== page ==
troubleshooting Chrysler mini van 2003

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Question From Carr on troubleshooting Chrysler mini van 2003

2003 Chrysler mini van. 3.3 ltr 133600 mi
while driving, engine light came on battery light came on, temperature gauge went off, shifting became sluggish, idle speed went up. It still ran. I turned it off and restarted it. at first engine light only was onand the temperature gauge was working.within 30 seconds temperature gauge went off and the battery light came back on

Response From Carr

Can a PCM be replaced by anyone or is it too technical for the average guy?

Response From Discretesignals

Physically replacing it isn't really hard. Programming it is something that most DIY can't do. You would have to find someone local to program it.

Response From Carr

Ok, i took to mechanic. He replaced two sensors and then the alternator. 750 dollars later still not fixed. So I got a PCM from computer exchange place. Programmed to my vehicle. Followed instructions and installed it. Ran a little rough at first then smoothed out. Drove fine all day. Went to work next day and it happened again. Exactly like before when problem first happened. Any thoughts?

Response From Tom Greenleaf

Arggh. Right away when picked up at the mechanic's and did the same thing why didn't you bring it up right then and there before leaving?


Clearly problem not fixed and has run poorly enough for new things to be the issue. IDK what to suggest except get codes again now as if running poorly there are and if not a problem not communicating with the vehicle,


T

Response From Carr

Lol. When picked up at mechanics, I had spent 750 and he still had no clue. He guessed computer which most would have tried at the beginning but quoted me another 750 to fix that. No thank you. I did computer myself

Response From Carr

So I got the codes again. Four this time. 0106, 0118, 1478, and a new one: 1496. I am guessing that the wiring harness has a short, or that five volt reference thing is off. I don't know how to check it or fix it.

Response From Tom Greenleaf

Poor communication so do think wires and vacuum issues to bad grounds? IDK from here. It worked for a while so on comes the guessing that something in that area just being bumped has the problem.


From some older threads not witnessed was that battery placement was or could be a spot under it with assorted items that could be harmed by location or possible acids from battery? A place to look.


Dang - lotta cooks in this kitchen and no chef seems to be an issue as well,


T

Response From Discretesignals Top Rated Answer

If you have a P1478 code popping up, it appears you'll need to replace the PCM. You should definitely make sure the PCM has good powers and grounds and that your 5 volt reference isn't being pulled down before replacing the PCM though. Just to be on the safe side.

I guess no one verified 5 volt ref when the problem was happening??

Yes, you should really focus on the 5 volt reference circuit. You might need a DSO to monitor the 5 volt reference to see if it drops out when the problem occurs. Might be able to catch it with a volt meter if the 5 volt ref is down long enough for you to start unplugging sensors one at a time to see if it comes back up. Your going to need a wiring schematic and connector pin out. The fun part is going to be finding the problem with the circuit because many sensors uses that 5 volt reference.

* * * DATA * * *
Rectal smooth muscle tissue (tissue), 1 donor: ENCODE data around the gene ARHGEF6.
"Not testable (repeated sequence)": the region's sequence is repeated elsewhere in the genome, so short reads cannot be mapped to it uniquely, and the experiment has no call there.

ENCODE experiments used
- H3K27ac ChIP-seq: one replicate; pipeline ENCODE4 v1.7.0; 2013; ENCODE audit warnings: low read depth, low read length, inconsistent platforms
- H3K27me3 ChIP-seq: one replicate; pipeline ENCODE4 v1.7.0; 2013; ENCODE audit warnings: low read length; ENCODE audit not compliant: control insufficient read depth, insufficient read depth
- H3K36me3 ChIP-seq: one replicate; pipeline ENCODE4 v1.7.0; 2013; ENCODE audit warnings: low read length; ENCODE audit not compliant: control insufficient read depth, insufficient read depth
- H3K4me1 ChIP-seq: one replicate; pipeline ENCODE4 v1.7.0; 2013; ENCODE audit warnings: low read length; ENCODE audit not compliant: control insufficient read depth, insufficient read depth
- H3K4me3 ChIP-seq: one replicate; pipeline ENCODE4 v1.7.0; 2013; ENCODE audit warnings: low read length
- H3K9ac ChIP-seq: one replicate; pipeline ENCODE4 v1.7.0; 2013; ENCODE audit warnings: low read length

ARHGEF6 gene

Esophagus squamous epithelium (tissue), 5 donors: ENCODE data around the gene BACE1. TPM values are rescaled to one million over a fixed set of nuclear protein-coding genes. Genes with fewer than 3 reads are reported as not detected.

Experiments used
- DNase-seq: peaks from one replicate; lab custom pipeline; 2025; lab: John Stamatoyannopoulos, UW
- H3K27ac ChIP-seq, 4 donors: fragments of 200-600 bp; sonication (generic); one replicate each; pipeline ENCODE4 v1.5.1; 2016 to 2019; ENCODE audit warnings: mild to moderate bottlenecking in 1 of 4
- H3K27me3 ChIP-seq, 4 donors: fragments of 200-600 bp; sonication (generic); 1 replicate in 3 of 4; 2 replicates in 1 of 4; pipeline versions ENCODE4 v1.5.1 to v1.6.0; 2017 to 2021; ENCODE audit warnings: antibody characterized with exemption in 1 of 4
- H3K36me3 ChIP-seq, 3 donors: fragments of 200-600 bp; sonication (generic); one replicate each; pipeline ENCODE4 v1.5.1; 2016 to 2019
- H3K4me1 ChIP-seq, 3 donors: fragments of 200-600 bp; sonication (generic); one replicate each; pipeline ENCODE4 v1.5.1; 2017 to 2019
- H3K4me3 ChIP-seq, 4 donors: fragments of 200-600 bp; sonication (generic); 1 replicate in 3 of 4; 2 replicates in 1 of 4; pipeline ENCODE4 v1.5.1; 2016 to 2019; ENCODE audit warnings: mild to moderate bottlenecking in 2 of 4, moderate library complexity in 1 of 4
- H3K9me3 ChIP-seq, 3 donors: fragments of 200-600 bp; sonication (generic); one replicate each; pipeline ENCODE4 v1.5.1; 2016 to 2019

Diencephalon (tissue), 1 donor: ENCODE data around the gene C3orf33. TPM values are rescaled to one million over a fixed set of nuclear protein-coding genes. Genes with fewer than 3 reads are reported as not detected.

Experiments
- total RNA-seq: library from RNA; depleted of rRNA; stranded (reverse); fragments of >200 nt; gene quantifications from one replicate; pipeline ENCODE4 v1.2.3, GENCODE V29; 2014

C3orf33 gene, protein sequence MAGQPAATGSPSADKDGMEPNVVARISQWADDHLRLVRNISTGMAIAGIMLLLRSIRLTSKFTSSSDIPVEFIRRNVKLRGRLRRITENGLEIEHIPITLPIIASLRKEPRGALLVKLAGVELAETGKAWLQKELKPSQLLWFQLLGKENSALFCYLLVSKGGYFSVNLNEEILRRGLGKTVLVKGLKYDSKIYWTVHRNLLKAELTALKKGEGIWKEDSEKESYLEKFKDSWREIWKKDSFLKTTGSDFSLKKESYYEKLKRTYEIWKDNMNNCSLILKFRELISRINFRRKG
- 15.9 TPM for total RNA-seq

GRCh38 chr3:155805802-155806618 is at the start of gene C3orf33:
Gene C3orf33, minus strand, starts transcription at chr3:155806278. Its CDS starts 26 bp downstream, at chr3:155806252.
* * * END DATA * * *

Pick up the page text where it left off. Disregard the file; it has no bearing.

While your monitoring the 5 volt ref, wiggle wiring harness around to see if you can duplicate the problem. Hopefully your replacement PCM doesn't have the same issue as the old one.

Even though this video is of a Caddy with a shorted 5 volt ref, the procedure is the same. :

Response From Carr

So I sent in both computers to have them checked. Turns out neither one was bad. It's not the computer. So much for that idea. Lol. Now I'm guessing it's a short. So where would the short be, and how to find it? That's the question. I am still thinking that the battery light coming on and the temp gauge becoming inoperable is a clue. Wish I personally knew a mechanic worth his salt

Response From Carr

So I just drove it to get gas. Ran fine. Temp gauge worked fine too. Shifted normal. Idle speed correct. Turned it off. Got gas. Turned back on and temp gauge quit, idle increased, shift became sluggish again. Lol. It definitely has something weird going on with that gauge. Gauge working van working, gauge not working van has problems.

Response From Tom Greenleaf

Did NOT reread whole now old and long thread but when you have an intermittent much of anything and if when checked all is fine you are in trouble.


Problem must show itself while happening if not something in memory of something which may be lost when checked. Now if you have the most info, tools, equipment and know how and everything works fine when checked what would you do?


I did see that a whole cluster was a common issue was a clue and other than parts tossing at some point you need to or find someone to actually chase wiring one end to the other all over.


Just general on electric snags is that grounds that make whole metal of body grounded lose or break straps here or there and can be the problem for intermittent electrical or any connection of a harness for that matter. This isn't fun work and can use a lot of luck sometimes to know you've actually found and fixed something of the sort,